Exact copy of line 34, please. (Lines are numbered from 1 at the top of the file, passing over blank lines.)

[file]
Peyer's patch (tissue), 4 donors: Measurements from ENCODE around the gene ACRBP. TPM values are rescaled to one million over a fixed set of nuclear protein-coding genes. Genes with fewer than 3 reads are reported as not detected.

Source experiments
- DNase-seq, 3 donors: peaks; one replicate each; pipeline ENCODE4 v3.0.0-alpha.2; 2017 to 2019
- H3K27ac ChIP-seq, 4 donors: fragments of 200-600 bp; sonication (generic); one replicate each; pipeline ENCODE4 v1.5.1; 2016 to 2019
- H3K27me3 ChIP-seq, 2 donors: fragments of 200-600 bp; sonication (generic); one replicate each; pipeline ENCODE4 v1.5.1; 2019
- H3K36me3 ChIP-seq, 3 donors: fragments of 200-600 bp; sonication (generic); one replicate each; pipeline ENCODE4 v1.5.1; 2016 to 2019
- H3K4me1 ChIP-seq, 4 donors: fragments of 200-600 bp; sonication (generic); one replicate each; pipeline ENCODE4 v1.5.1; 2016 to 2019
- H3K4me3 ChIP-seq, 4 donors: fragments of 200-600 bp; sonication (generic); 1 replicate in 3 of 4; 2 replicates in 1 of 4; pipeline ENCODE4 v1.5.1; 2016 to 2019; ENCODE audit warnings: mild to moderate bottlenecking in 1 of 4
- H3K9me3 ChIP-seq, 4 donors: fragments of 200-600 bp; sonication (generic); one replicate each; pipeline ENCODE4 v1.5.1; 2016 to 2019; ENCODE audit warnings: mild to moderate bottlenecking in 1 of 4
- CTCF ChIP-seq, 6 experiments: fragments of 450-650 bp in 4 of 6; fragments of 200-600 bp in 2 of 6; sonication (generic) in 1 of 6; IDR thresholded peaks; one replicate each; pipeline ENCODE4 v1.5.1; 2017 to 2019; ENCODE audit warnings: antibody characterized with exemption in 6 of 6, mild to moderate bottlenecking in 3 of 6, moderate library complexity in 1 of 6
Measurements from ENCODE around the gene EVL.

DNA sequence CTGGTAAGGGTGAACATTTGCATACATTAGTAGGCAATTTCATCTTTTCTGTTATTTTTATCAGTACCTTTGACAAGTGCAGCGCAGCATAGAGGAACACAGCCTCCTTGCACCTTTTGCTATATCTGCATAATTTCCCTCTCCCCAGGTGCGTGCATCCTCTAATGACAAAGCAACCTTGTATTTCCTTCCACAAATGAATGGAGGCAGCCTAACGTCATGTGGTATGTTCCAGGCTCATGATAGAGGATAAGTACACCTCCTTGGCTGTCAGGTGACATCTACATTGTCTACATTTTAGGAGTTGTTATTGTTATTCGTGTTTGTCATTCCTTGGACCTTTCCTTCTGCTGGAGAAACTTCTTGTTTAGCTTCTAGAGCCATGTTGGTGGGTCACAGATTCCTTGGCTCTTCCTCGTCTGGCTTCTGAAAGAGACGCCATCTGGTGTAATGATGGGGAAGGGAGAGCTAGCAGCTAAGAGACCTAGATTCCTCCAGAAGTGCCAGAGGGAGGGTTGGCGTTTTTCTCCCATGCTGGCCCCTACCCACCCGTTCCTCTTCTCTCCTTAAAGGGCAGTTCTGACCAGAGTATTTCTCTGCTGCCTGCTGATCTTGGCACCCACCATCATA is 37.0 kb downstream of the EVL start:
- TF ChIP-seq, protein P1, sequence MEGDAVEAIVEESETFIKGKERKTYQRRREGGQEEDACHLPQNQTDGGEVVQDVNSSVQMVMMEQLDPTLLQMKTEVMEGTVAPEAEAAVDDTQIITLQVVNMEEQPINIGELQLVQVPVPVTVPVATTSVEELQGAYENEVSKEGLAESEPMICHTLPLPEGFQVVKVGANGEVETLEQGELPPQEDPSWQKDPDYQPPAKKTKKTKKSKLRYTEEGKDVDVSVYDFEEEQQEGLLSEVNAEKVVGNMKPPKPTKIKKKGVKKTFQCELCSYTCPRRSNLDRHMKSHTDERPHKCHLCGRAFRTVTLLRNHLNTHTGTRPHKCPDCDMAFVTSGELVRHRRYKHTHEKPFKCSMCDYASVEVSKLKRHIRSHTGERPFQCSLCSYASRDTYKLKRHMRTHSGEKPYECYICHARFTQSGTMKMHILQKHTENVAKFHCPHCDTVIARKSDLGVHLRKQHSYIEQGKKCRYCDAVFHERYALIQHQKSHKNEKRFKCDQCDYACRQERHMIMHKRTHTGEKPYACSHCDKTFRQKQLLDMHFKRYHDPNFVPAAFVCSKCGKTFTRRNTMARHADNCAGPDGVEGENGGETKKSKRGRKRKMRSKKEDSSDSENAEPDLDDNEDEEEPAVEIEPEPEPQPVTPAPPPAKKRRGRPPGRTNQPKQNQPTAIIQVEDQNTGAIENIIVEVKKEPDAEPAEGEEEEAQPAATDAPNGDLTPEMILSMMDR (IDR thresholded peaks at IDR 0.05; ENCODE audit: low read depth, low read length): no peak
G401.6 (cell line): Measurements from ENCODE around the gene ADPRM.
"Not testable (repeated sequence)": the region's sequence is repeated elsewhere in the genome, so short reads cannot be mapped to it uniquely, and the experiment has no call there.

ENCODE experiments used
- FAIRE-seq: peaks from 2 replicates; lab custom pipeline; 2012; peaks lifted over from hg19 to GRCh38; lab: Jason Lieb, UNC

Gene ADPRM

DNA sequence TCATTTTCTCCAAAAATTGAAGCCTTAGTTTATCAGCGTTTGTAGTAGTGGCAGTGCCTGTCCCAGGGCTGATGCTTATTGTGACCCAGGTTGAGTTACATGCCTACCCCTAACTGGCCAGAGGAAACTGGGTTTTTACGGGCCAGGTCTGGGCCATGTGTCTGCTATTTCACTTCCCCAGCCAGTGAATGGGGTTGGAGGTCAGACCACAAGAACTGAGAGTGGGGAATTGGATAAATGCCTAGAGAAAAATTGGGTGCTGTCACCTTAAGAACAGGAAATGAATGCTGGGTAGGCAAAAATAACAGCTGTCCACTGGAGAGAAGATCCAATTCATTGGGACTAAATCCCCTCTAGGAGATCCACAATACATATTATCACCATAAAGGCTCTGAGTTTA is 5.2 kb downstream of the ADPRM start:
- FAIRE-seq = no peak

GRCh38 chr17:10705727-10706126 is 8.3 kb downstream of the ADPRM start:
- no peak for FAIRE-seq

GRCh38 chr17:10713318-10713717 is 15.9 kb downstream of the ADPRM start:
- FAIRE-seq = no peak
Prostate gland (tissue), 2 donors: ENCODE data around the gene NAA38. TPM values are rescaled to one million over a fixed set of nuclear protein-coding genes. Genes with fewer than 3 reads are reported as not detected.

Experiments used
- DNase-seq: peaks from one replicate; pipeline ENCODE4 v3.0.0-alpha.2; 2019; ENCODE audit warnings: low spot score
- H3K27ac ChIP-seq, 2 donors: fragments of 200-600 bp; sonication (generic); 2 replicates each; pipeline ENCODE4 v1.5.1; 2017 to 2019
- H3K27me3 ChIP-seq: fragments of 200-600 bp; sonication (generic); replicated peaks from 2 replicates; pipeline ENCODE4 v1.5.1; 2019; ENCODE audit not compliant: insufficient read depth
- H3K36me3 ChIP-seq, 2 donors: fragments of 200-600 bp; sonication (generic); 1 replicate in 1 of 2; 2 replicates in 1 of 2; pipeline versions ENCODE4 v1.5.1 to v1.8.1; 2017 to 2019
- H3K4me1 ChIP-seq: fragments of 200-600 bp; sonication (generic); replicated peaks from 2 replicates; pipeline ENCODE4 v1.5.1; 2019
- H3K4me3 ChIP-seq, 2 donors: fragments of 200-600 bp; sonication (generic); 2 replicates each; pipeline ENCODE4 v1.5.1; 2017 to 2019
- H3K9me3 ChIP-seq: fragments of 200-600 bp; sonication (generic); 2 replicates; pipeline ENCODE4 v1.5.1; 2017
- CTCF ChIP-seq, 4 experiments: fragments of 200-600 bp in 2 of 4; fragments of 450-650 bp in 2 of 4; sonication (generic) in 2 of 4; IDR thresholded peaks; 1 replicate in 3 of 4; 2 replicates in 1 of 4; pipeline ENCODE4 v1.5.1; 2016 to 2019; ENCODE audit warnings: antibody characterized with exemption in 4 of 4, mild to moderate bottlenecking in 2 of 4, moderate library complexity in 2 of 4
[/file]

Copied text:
- CTCF ChIP-seq, 4 experiments: fragments of 200-600 bp in 2 of 4; fragments of 450-650 bp in 2 of 4; sonication (generic) in 2 of 4; IDR thresholded peaks; 1 replicate in 3 of 4; 2 replicates in 1 of 4; pipeline ENCODE4 v1.5.1; 2016 to 2019; ENCODE audit warnings: antibody characterized with exemption in 4 of 4, mild to moderate bottlenecking in 2 of 4, moderate library complexity in 2 of 4